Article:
Mexican Whip-poor-will

Antrostomus arizonae

Order

CAPRIMULGIFORMES

Family

Goatsuckers (Caprimulgidae)

Code 4

MWPW

Code 6

CAPARI

ITIS

ILLUSTRATION

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PHOTOS

CONSERVATION STATUS

Least Concern

The Mexican Whip-poor-will is a medium nightjar native to North and Central America. Preferred breeding habitats include coniferous and mixed woodlands in southwestern United States and Central America. This bird forages for food at night, and diets include insects caught in-flight. Nests are built on the ground under low trees and shrubs, and are very well camouflaged. The conservation rating for the Mexican Whip-poor-will is currently Least Concern, though it is at risk for decline due to habitat destruction.

SUMMARY

Overview

Mexican Whip-poor-will: Medium-sized nightjar with brown-gray-black mottled upperparts and pale gray-brown underparts. Throat is black; eyebrows and neckband are white. Tail is long and rounded with white corner patches. Until recently, this bird and the Eastern Whip-poor-will were combined as the Whip-poor-will.

 

Range and Habitat

Mexican Whip-poor-will: Native of southwestern United States and Mexico. Breeds in mixed and coniferous forests of the mountains of Mexico and the Southwestern United States. This species is migratory in northern portions of its range, including the breeding population of the United States. Winters from Mexico south to Panama.

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Mexican Whip-poor-will SONGS AND CALLS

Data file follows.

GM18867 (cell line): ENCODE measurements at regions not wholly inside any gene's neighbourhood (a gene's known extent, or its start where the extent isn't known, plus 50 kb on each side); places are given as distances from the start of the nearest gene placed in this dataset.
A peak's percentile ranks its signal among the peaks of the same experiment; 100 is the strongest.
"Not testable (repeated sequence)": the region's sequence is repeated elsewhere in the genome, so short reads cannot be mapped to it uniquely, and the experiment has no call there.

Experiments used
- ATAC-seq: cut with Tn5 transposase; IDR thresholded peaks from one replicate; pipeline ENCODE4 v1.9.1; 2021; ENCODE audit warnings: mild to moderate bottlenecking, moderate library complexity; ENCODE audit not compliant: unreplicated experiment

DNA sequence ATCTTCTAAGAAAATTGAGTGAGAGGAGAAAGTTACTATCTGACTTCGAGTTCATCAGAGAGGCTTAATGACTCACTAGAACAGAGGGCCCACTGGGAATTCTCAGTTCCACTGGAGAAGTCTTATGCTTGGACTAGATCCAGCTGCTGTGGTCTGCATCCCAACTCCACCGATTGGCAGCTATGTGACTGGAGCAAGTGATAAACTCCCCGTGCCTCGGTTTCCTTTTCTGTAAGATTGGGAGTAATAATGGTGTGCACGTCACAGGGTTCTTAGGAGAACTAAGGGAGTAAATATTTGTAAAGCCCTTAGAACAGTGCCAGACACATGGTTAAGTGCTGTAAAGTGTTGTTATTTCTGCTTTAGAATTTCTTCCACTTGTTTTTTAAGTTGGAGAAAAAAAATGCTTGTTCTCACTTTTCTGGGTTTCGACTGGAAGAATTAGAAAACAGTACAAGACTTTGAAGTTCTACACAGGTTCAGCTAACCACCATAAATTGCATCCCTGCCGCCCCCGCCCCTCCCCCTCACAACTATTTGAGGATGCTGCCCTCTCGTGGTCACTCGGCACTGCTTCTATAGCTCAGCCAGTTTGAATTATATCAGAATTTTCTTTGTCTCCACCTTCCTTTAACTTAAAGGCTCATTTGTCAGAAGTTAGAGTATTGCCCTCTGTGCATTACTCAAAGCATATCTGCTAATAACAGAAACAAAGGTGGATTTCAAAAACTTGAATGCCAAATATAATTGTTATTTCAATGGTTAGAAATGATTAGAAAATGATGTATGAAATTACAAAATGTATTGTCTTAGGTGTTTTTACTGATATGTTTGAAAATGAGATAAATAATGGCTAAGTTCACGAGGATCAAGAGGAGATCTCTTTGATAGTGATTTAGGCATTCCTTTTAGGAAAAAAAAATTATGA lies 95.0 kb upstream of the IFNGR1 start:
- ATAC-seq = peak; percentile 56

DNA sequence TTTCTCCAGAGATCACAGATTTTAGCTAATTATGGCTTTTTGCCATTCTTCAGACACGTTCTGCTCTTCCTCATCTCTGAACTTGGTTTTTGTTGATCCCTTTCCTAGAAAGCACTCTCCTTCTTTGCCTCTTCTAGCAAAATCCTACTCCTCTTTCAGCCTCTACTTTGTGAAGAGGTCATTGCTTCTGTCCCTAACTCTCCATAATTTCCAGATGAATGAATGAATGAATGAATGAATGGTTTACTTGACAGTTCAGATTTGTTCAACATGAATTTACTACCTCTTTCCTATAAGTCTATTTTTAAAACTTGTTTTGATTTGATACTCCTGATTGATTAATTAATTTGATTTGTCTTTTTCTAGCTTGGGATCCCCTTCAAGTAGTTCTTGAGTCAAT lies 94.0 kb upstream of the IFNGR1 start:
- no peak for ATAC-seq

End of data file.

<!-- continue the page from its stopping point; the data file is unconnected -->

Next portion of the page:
Mexican Whip-poor-will A1

Repeated "whip" calls.

Mexican Whip-poor-will A2

Distinctive call is a repeated, whistled "whip-poor-will".

Similar Sounding


Voice Text

"Whip-poor-WEEA"

INTERESTING FACTS

  • The Mexican Whip-poor-will and Eastern Whip-poor-will were previously combined as one species, the Whip-poor-will. Recent DNA sequencing, along with different ranges, egg colors, and vocalizations, enabled the split.
  • Eggs are laid so they hatch about 10 days before a full moon. This allows the adults to forage the entire night, and so best provide the nestlings with insects.
  • It was once believed that they sucked milk from goats' udders and caused them to dry up; hence their family name, Caprimulgidae, from the Latin capri and mulgus, meaning "goat-milker."
  • A group of whip-poor-wills are collectively known as an "invisibility" and a "seek" of whip-poor-wills.

SIMILAR BIRDS

RANGE MAP NORTH AMERICA

About this North America Map

This map shows how this species is distributed across North America.

FAMILY DESCRIPTION

TERMINOLOGY

CREDITS

Author

Artist

Yury Lisyak

HELP ME IDENTIFY A BIRD

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UnderpartsX

Belly, undertail coverts, chest, flanks, and foreneck.

UpperpartsX
Back, rump, hindneck, wings, and crown.
GapeX
Also called commissure, it is the hinge where the mandibles meet.
Rictal bristlesX
The short and stiff feathers near the bill.
Parts of a Standing bird X
Head Feathers and Markings X
Parts of a Flying bird X